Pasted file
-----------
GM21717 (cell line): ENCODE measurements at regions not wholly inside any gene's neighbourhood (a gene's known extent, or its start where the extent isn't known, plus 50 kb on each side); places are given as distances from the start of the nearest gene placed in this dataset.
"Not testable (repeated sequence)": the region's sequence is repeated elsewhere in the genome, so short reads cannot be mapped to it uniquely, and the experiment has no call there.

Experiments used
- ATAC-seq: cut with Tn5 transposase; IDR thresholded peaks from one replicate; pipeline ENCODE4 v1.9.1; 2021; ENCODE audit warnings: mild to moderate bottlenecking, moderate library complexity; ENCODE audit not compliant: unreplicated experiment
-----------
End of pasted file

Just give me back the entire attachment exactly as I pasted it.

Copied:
GM21717 (cell line): ENCODE measurements at regions not wholly inside any gene's neighbourhood (a gene's known extent, or its start where the extent isn't known, plus 50 kb on each side); places are given as distances from the start of the nearest gene placed in this dataset.
"Not testable (repeated sequence)": the region's sequence is repeated elsewhere in the genome, so short reads cannot be mapped to it uniquely, and the experiment has no call there.

Experiments used
- ATAC-seq: cut with Tn5 transposase; IDR thresholded peaks from one replicate; pipeline ENCODE4 v1.9.1; 2021; ENCODE audit warnings: mild to moderate bottlenecking, moderate library complexity; ENCODE audit not compliant: unreplicated experiment